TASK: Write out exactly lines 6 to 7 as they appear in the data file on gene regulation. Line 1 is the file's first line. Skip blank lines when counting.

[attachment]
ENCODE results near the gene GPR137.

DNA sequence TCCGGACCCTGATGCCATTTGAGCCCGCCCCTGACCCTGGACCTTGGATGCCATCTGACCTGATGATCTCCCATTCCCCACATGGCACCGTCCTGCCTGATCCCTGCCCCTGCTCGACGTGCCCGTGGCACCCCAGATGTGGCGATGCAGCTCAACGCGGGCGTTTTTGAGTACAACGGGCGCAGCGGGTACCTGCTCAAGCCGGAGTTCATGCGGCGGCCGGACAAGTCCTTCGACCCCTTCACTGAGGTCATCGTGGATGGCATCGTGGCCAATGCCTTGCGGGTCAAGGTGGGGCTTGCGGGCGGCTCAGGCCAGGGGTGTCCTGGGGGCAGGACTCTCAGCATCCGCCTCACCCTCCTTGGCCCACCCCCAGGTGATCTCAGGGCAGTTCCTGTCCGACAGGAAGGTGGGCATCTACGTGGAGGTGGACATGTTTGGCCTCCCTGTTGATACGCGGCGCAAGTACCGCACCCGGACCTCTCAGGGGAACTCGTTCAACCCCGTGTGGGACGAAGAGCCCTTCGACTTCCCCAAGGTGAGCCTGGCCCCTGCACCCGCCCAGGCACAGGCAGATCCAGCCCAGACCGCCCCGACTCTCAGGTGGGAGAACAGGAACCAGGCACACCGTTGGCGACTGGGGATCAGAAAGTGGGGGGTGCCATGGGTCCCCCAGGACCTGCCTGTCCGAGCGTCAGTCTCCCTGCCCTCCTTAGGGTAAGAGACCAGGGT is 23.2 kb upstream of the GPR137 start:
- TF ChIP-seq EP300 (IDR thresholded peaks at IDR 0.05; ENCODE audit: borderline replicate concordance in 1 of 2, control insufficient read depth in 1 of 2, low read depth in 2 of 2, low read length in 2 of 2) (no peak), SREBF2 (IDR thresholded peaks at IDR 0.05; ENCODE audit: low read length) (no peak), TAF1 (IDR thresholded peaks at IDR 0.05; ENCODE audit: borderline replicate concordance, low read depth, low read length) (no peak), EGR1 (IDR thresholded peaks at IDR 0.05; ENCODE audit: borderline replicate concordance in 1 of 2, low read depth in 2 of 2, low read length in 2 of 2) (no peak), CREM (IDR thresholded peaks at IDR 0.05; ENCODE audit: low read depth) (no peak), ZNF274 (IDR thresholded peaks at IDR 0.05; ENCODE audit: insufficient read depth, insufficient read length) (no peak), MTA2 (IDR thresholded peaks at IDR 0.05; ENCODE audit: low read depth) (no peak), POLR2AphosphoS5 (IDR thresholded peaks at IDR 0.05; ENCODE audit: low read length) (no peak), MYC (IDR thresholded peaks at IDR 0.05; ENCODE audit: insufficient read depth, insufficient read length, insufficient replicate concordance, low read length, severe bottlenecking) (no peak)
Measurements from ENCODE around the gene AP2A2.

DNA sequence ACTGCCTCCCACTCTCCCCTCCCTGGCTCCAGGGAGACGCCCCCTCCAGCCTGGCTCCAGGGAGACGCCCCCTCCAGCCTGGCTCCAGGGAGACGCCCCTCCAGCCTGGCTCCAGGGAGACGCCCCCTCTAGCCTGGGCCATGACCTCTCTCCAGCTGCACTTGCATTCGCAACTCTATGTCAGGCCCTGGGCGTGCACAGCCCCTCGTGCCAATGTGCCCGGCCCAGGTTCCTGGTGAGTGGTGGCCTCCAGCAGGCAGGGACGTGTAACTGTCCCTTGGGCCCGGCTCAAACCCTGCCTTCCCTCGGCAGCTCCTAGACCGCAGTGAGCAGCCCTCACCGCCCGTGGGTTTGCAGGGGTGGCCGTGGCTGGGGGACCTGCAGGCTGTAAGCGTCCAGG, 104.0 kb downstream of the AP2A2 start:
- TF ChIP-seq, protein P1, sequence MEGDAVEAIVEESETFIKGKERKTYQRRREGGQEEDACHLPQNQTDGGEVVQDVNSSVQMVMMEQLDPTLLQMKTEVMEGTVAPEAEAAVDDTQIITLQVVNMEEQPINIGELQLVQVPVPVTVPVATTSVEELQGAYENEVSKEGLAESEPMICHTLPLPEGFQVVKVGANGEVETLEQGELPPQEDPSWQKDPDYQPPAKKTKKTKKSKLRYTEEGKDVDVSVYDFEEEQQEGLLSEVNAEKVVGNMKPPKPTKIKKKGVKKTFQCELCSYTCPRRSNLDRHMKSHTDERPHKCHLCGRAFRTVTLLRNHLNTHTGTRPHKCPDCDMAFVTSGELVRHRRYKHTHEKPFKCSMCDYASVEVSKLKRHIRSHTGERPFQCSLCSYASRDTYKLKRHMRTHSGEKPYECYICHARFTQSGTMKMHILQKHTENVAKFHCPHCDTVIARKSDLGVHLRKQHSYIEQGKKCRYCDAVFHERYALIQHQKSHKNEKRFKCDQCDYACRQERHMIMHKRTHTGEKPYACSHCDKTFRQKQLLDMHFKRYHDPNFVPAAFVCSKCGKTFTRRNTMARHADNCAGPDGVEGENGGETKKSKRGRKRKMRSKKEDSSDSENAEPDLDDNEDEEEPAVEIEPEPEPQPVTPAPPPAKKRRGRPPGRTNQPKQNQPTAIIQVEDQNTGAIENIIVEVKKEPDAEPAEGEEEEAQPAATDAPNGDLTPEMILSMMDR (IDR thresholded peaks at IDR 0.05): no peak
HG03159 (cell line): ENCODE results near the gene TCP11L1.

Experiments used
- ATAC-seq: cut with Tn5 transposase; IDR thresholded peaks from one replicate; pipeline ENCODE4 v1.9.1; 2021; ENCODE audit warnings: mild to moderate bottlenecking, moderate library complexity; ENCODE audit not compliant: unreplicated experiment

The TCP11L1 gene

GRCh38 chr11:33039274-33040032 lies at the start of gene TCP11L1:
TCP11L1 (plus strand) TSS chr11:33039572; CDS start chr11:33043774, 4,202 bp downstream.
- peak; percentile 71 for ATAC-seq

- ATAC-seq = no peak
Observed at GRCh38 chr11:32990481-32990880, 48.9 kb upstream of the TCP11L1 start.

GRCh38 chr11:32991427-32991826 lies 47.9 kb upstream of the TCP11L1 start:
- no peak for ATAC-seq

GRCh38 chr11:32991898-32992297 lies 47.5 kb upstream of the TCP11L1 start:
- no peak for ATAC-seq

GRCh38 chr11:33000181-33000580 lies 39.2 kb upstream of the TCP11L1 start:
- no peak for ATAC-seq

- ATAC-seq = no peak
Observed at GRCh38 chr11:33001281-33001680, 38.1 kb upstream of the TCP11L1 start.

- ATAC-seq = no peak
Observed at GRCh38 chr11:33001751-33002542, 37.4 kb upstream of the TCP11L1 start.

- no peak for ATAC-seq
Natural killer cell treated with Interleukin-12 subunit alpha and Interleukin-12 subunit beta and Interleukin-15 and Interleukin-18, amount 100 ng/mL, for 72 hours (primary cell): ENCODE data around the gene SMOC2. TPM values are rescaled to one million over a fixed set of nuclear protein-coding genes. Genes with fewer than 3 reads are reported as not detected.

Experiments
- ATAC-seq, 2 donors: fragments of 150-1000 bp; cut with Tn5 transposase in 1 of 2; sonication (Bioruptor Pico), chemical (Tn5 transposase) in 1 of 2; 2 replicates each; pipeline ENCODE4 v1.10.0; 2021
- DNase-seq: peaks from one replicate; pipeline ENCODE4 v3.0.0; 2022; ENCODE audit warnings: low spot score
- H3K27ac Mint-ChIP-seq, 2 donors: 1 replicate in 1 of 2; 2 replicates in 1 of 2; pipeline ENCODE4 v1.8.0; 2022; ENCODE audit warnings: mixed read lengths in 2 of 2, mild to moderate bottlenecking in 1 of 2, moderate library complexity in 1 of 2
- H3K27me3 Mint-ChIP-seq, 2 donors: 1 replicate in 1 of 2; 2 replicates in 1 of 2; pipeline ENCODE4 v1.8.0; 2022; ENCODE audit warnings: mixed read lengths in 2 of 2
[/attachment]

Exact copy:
- TF ChIP-seq, protein P1, sequence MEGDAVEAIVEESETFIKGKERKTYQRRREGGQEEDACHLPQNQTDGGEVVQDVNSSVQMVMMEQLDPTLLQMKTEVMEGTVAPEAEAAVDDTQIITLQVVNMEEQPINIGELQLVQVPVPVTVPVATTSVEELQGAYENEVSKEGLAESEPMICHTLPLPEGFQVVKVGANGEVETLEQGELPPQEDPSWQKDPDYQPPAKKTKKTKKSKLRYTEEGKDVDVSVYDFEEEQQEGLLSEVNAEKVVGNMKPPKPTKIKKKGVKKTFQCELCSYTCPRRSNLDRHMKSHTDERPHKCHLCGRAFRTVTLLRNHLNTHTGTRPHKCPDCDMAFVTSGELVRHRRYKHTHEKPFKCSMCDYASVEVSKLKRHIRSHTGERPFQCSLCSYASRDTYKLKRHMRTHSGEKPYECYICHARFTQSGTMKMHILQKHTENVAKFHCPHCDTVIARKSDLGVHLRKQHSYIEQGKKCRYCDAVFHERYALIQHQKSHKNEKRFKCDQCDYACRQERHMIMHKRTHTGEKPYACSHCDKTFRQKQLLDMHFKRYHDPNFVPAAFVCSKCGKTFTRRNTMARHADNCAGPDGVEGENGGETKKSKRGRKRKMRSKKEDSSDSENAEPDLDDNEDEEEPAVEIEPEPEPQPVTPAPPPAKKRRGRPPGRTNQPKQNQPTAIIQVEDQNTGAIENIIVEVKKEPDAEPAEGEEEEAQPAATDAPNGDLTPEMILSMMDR (IDR thresholded peaks at IDR 0.05): no peak
HG03159 (cell line): ENCODE results near the gene TCP11L1.